writers, day jobs, and a ruptured heart

woman wears yellow hard hat holding vehicle part

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I caught up with a friend last week, and she spoke about the juggle of work and writing. She has a great idea for her second novel and it’s pouring onto the page, whenever she can write. But work gets in the way, and she’s tempted to give her job the flick. She knows she’s fortunate—her husband is supportive, and their finances could allow it. I asked how she’d feel if she didn’t go to work—if she couldn’t watch the body language in the staffroom, didn’t witness the everyday life of her colleagues, playing out in front of her. She said she’d considered that. She said if she didn’t work, she’d have to deliberately go out more, to get her fill of ‘people time’. For now, she plans to stay at work and get paid!

It seems most writers have a day job. They don’t have a choice. Unless they’ve reached retirement age, they work so they can pay the bills, since writing rarely generates a decent income.

But sometimes writers leave their day jobs behind. They don’t just downscale their hours or change jobs—they stop non-writing work altogether. They may support themselves with writing earnings—from publication payments, running courses, editing, lecturing and more. Or if a writer has a partner who can become the main breadwinner, the writer may then work solely on creative projects.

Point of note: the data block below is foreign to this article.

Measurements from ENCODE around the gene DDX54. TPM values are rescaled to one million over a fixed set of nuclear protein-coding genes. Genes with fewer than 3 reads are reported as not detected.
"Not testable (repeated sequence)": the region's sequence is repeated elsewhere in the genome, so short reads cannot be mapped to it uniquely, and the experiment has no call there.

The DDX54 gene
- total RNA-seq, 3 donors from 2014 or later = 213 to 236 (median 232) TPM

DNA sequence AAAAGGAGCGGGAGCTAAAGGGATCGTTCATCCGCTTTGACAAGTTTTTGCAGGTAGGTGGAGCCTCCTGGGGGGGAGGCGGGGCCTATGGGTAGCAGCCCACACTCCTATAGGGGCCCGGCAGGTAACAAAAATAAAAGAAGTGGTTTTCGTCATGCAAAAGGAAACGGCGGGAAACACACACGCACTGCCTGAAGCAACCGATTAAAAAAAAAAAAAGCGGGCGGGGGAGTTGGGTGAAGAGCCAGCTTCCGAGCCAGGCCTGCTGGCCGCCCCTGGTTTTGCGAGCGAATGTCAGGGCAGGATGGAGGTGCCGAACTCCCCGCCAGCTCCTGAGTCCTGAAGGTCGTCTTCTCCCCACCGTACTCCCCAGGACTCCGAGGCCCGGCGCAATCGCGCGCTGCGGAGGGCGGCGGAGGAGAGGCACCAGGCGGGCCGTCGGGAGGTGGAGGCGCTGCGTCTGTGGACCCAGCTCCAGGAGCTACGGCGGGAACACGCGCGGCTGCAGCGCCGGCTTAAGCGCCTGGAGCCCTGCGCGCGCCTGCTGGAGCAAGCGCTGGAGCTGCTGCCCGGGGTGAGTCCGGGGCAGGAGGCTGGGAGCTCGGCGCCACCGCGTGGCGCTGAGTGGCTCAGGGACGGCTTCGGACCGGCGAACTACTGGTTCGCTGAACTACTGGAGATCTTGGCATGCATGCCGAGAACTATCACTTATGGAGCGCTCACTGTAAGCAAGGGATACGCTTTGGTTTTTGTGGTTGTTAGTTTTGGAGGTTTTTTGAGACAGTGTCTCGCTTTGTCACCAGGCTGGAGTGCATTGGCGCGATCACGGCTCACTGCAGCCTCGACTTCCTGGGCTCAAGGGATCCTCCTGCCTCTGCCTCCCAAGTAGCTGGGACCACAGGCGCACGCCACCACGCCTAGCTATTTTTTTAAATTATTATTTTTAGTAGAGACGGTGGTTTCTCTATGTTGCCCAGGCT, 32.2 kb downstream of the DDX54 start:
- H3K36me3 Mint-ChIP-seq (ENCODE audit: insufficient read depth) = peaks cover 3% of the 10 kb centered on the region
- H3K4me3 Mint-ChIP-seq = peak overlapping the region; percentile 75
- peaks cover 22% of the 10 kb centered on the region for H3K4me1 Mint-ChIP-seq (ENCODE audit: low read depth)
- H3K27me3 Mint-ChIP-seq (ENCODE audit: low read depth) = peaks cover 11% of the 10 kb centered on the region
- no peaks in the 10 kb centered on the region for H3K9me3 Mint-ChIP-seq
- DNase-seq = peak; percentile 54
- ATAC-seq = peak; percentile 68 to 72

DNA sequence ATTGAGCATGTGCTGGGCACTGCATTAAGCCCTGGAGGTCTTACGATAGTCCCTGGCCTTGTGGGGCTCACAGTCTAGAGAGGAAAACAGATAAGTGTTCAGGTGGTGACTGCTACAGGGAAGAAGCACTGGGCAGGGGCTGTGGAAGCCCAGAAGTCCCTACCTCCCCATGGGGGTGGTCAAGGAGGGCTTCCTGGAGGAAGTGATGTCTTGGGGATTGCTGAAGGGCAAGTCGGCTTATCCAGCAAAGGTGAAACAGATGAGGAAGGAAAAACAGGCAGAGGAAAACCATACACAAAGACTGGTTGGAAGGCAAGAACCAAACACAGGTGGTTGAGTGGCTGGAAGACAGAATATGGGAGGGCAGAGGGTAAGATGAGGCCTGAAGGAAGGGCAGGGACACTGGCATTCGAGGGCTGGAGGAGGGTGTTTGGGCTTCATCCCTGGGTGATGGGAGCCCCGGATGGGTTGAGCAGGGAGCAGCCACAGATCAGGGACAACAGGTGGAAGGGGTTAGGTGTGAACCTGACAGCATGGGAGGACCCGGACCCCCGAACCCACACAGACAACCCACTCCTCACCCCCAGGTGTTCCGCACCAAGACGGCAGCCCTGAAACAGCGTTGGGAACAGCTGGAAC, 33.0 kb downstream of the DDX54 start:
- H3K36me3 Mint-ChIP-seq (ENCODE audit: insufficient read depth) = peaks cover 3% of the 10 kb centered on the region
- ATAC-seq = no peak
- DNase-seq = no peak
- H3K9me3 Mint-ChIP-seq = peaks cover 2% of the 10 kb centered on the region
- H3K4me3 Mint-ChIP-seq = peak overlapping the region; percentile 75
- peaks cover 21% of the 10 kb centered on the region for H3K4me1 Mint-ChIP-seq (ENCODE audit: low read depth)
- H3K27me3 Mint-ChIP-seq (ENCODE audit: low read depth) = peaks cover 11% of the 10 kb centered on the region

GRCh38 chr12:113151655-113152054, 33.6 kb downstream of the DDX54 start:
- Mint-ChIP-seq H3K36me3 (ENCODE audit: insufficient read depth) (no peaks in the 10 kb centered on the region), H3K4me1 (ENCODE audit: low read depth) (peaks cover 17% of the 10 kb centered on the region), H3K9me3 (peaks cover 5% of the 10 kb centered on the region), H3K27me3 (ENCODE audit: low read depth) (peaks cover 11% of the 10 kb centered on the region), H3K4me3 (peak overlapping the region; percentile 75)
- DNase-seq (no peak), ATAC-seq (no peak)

For some writers, being at home fulltime works well, as the rest of their life takes them out and about. But for other writers, having a day job doesn’t just pay the bills, it helps them get ideas by exposing them to different places, people and situations.

My day job is not rocket science, but I love it. As a surgical assistant, I often find my eyes goggling, my ears straining, even my fingers fascinated by the texture of different tissue (gross but true). I often chat to patients beforehand to distract them. We may talk about their dog’s weird habits in the minutes before they have their breast removed. I watch the ways other staff interact with patients—some briskly, some politely, some with the deepest kindness and care. None of these work details have featured in my stories, but I suspect the emotion permeates my fiction.

The other day, I sat in the tea room between cases, sipping a lukewarm coffee. A bloke strode through with a phone to his head, barking, Can you come to (redacted)? There’s a man here with a ruptured heart.’ And right away, though I know it’s not logical, I pictured a plump, balding man, standing in a hallway. His wife on the footpath, loading bags into a taxi. And the man growing pale, his hand to his chest, as blood rushed out through the tear in his heart.

I know writers who work a variety of day jobs—cleaning and accounting, sales and social work. Each of those occupations must give a window into the lives of others, helping to enrich the writer’s work. And for those who don’t work outside the home, I’m sure there are many ways to achieve the same goal, too. People-watching in cafes. Writing group, volunteering, family functions.